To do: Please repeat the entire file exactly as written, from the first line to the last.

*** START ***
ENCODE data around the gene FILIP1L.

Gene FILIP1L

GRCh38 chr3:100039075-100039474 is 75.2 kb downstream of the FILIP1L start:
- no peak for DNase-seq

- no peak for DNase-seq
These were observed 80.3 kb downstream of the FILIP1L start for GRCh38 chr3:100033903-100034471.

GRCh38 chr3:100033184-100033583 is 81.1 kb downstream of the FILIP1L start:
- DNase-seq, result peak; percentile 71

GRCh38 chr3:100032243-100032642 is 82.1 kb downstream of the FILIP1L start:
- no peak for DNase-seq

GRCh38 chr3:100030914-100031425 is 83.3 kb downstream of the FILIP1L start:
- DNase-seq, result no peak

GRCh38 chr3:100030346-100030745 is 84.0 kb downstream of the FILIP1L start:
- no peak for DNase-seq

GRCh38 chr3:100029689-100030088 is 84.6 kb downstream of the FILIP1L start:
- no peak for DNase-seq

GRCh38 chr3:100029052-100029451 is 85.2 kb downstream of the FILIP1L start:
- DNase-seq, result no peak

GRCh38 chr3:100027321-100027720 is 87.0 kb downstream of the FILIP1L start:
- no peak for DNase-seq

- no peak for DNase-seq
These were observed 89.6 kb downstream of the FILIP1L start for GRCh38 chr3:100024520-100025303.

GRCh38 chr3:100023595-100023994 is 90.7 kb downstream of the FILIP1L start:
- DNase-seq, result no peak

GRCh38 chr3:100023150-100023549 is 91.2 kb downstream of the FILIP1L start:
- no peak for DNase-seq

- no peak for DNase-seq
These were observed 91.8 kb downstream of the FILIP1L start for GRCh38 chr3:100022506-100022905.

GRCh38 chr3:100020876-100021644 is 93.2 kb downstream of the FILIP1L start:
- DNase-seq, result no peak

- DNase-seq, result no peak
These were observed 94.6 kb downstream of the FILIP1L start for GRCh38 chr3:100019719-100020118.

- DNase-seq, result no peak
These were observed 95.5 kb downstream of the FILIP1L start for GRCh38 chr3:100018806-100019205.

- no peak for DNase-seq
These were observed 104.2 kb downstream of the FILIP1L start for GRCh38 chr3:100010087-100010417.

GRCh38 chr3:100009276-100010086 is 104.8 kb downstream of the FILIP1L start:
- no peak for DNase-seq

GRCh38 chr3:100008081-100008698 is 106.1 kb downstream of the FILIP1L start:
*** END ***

ENCODE data around the gene FILIP1L.

Gene FILIP1L

GRCh38 chr3:100039075-100039474 is 75.2 kb downstream of the FILIP1L start:
- no peak for DNase-seq

- no peak for DNase-seq
These were observed 80.3 kb downstream of the FILIP1L start for GRCh38 chr3:100033903-100034471.

GRCh38 chr3:100033184-100033583 is 81.1 kb downstream of the FILIP1L start:
- DNase-seq, result peak; percentile 71

GRCh38 chr3:100032243-100032642 is 82.1 kb downstream of the FILIP1L start:
- no peak for DNase-seq

GRCh38 chr3:100030914-100031425 is 83.3 kb downstream of the FILIP1L start:
- DNase-seq, result no peak

GRCh38 chr3:100030346-100030745 is 84.0 kb downstream of the FILIP1L start:
- no peak for DNase-seq

GRCh38 chr3:100029689-100030088 is 84.6 kb downstream of the FILIP1L start:
- no peak for DNase-seq

GRCh38 chr3:100029052-100029451 is 85.2 kb downstream of the FILIP1L start:
- DNase-seq, result no peak

GRCh38 chr3:100027321-100027720 is 87.0 kb downstream of the FILIP1L start:
- no peak for DNase-seq

- no peak for DNase-seq
These were observed 89.6 kb downstream of the FILIP1L start for GRCh38 chr3:100024520-100025303.

GRCh38 chr3:100023595-100023994 is 90.7 kb downstream of the FILIP1L start:
- DNase-seq, result no peak

GRCh38 chr3:100023150-100023549 is 91.2 kb downstream of the FILIP1L start:
- no peak for DNase-seq

- no peak for DNase-seq
These were observed 91.8 kb downstream of the FILIP1L start for GRCh38 chr3:100022506-100022905.

GRCh38 chr3:100020876-100021644 is 93.2 kb downstream of the FILIP1L start:
- DNase-seq, result no peak

- DNase-seq, result no peak
These were observed 94.6 kb downstream of the FILIP1L start for GRCh38 chr3:100019719-100020118.

- DNase-seq, result no peak
These were observed 95.5 kb downstream of the FILIP1L start for GRCh38 chr3:100018806-100019205.

- no peak for DNase-seq
These were observed 104.2 kb downstream of the FILIP1L start for GRCh38 chr3:100010087-100010417.

GRCh38 chr3:100009276-100010086 is 104.8 kb downstream of the FILIP1L start:
- no peak for DNase-seq

GRCh38 chr3:100008081-100008698 is 106.1 kb downstream of the FILIP1L start: